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Science faculty receive fellowships to advance equity and inclusion in STEM fields

Congratulations to College of Science faculty Vrushali Bokil and Robert Mason who were named OSU ADVANCE Faculty Fellows for 2018. Their efforts will help the College and the university enhance awareness about diversity and inclusion, which are important issues in STEM fields.

Vrushali Bokil, an associate professor of mathematics, and Robert Mason, head of the Department of Integrative Biology, join six other Advance Faculty Fellows from across the university.

Mathematician Vrushali Bokil

Supported by the National Science Foundation (NSF)with $3.5M for five years through June 2019, the Oregon State ADVANCE program seeks to create an equitable and socially just academic climate for women scientists and other underrepresented minorities who are faculty in the university.

Since 2001 the NSF’s ADVANCE Program has funded projects to support institutional transformations in science, technology, engineering and mathematics (STEM). The goals of the program are to develop systemic approaches to address inequity and advance women in academic STEM careers.

The program uses the system of oppression theory to understand how institutions such as Oregon State University operate within larger intersecting systems of sexism, racism, classism, heterosexism, ableism, and ageism that reproduce and maintain hierarchies based on gender, race, class, sexual identity, class, among others.

Bokil is a graduate (Cohort 3B) of the ADVANCE seminar, which is a centerpiece of the ADVANCE program. The 60-hour ADVANCE seminar is an interactive learning experience centered on analyzing the operations of difference, power and privilege in higher education, with particular attention to STEM disciplines.

“The ADVANCE seminar was an incredible experience. you feel like crying, you feel helpless, you feel outraged, you feel empowered, and you feel purposeful. You feel all these things and more. In particular, I feel grateful to be part of a community of people that are dedicated to resolving inequities and making our community more just, diverse and equitable.,” said Bokil.

The eight 2018 ADVANCE fellows will assemble and review the action plans created by all ADVANCE seminar graduates in their college or unit, analyzing both planned and executed actions to find patterns and alignments across units and colleges. The Fellows will help to coalesce plans across units into sustainable practices that support an equitable and socially just academic climate, thus helping to move the work of Oregon State ADVANCE forward in a more integrated way. They will share the outcomes of their work with the ADVANCE community in Fall 2018.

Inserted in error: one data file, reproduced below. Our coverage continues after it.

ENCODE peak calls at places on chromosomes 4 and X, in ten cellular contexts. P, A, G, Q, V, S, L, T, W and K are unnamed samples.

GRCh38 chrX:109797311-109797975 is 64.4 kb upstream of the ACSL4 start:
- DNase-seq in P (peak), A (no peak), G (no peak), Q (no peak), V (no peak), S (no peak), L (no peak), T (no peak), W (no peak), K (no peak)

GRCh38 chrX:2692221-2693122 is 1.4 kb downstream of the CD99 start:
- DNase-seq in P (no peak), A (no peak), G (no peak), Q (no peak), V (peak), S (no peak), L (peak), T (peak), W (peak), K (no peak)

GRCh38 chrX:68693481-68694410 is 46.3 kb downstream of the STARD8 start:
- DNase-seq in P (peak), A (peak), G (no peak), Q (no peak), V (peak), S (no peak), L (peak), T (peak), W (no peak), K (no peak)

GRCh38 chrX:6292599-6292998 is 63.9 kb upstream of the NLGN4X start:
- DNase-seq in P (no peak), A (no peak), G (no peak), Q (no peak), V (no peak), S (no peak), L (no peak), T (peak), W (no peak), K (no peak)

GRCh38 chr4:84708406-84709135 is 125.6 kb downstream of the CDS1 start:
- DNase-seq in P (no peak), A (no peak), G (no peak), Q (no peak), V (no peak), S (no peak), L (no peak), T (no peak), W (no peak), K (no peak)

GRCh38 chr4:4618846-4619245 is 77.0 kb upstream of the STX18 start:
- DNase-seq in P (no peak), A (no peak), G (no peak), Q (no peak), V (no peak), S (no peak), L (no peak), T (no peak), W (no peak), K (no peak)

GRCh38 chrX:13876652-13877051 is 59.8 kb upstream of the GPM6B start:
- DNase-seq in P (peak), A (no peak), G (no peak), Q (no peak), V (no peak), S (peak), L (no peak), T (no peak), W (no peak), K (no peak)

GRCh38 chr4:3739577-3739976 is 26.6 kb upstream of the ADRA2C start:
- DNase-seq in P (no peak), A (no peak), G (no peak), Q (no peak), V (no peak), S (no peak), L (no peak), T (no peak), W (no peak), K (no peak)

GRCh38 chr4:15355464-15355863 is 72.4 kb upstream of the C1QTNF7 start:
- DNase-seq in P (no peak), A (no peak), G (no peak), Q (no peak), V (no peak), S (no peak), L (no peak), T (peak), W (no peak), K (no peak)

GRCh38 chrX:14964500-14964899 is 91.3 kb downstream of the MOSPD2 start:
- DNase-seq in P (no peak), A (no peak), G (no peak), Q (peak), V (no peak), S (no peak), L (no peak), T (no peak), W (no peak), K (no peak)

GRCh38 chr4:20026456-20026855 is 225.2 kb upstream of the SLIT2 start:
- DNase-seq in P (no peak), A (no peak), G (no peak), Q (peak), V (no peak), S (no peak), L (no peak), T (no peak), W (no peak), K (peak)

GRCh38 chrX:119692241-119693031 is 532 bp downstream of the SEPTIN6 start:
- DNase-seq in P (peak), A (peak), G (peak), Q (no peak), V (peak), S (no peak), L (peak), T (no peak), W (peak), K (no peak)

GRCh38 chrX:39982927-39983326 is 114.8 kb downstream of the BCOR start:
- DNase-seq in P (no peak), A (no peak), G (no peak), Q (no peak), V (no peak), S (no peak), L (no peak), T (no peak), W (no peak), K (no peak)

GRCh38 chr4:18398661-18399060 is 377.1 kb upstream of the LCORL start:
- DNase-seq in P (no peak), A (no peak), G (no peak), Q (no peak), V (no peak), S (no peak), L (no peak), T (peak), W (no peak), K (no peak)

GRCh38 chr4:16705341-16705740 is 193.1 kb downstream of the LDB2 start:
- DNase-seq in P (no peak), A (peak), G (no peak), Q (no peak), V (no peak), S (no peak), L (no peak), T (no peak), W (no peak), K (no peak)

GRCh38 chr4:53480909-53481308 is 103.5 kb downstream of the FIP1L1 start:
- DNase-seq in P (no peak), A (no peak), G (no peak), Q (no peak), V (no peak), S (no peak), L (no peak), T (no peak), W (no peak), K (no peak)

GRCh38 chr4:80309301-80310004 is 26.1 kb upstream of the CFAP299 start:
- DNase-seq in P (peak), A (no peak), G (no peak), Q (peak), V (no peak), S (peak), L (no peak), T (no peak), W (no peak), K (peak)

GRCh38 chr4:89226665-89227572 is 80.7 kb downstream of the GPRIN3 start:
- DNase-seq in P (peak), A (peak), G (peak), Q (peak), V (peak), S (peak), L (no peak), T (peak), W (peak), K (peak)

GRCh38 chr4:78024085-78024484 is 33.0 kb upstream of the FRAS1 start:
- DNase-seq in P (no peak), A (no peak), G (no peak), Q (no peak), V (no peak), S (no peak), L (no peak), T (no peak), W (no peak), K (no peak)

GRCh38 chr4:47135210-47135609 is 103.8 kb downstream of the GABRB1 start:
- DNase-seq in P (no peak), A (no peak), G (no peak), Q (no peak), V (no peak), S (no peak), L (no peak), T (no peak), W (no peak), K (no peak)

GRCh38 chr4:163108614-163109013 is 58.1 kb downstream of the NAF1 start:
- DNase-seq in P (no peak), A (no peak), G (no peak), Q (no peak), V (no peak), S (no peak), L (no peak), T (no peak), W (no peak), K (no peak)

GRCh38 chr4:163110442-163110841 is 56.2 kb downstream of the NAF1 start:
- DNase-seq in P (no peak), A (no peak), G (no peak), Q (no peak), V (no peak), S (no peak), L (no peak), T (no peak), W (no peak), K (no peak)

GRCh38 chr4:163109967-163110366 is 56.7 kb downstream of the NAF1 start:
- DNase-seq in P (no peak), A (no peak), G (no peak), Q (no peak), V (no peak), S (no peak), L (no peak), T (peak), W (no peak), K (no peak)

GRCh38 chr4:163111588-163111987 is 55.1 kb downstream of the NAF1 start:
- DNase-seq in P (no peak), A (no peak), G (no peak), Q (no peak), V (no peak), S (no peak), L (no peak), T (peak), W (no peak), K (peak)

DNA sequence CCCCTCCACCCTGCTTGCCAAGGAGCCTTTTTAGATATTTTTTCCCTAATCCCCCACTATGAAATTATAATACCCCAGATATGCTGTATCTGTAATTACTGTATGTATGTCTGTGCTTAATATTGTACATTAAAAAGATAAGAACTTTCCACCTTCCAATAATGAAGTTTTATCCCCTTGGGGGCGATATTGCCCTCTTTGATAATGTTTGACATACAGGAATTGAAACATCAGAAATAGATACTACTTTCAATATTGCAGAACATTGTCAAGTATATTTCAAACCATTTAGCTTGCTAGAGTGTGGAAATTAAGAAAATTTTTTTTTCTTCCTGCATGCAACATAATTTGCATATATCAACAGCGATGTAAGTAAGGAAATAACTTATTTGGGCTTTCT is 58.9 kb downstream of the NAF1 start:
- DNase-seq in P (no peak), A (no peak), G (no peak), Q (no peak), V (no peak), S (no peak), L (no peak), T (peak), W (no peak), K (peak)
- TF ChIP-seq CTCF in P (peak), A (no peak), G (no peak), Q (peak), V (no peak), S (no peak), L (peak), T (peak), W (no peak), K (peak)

Bokil’s specific project as a Fellow is focused on embedding a systems of oppression perspective in graduate student professional development seminars to highlight inequality and power dynamics. She successfully piloted the seminar in the Department of Mathematics along with doctoral student Emerald Stacy.

Bokil and Stacy designed and implemented a two-session training for first-year mathematics graduate students and teaching assistants based on the Oregon State ADVANCE seminar to understand how systems of oppression allow under-representation of certain communities within mathematics and in general.

“It has been incredibly rewarding to witness the conversations taking place amongst first-year graduate students in the months since the sessions. I have been thanked privately by students for opening up the conversations, and giving them a common vocabulary to use with each other,” said Stacy.

Bokil will work with College of Science Associate Dean of Strategic initiatives and Leadership, Matt Andrews, and Becky Warner, professor of sociology and principal investigator of the ADVANCE program, to integrate the seminar across all departments in the College.

Dr. Bokil will offer a training workshop based on the ADVANCE seminar for select faculty from each of the seven departments in the College at the end of May 2018. The newly trained faculty will then create graduate student ADVANCE seminars, similar to the piloted mathematics seminar, in their own departments in Fall 2018.

One critical outcome of the seminar is to prepare graduate students for the shifting academic job market. In particular, many academic institutions are now requiring a “Diversity, Equity, and Inclusion Statement” for faculty applications, in addition to a teaching statement and a research statement. Additionally, graduate students must be prepared to answer questions around equity and inclusion during job interviews.

Bokil has also started a dialogue with the Vice Provost and Dean of the Graduate School, Jennifer Brown, to explore creating such a seminar for all graduate students across the university. She will continue this conversation with the graduate school to explore different avenues for integrating ADVANCE training into the graduate student curriculum.

The overarching goal of Oregon State Advance is to serve as a catalyst for strengthening the study and practice of equity, inclusion and justice for women and others from historically underrepresented groups in the fields of science, engineering, technology and mathematics (STEM) and the social sciences.

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